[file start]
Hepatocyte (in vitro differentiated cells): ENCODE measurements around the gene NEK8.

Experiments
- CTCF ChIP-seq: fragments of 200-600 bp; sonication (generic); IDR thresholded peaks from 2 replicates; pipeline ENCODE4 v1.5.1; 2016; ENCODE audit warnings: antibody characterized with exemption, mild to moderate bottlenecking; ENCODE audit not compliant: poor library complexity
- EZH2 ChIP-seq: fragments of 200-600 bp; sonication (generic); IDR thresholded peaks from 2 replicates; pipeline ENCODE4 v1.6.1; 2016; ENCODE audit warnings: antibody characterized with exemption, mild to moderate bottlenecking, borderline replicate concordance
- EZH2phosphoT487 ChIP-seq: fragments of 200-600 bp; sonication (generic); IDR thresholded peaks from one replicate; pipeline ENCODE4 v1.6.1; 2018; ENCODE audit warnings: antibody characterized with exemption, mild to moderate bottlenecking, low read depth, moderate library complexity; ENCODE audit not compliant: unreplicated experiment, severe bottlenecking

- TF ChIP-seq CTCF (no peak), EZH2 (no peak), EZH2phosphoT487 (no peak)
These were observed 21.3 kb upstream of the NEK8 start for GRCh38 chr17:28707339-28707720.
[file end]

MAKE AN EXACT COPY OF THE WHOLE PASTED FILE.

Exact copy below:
Hepatocyte (in vitro differentiated cells): ENCODE measurements around the gene NEK8.

Experiments
- CTCF ChIP-seq: fragments of 200-600 bp; sonication (generic); IDR thresholded peaks from 2 replicates; pipeline ENCODE4 v1.5.1; 2016; ENCODE audit warnings: antibody characterized with exemption, mild to moderate bottlenecking; ENCODE audit not compliant: poor library complexity
- EZH2 ChIP-seq: fragments of 200-600 bp; sonication (generic); IDR thresholded peaks from 2 replicates; pipeline ENCODE4 v1.6.1; 2016; ENCODE audit warnings: antibody characterized with exemption, mild to moderate bottlenecking, borderline replicate concordance
- EZH2phosphoT487 ChIP-seq: fragments of 200-600 bp; sonication (generic); IDR thresholded peaks from one replicate; pipeline ENCODE4 v1.6.1; 2018; ENCODE audit warnings: antibody characterized with exemption, mild to moderate bottlenecking, low read depth, moderate library complexity; ENCODE audit not compliant: unreplicated experiment, severe bottlenecking

- TF ChIP-seq CTCF (no peak), EZH2 (no peak), EZH2phosphoT487 (no peak)
These were observed 21.3 kb upstream of the NEK8 start for GRCh38 chr17:28707339-28707720.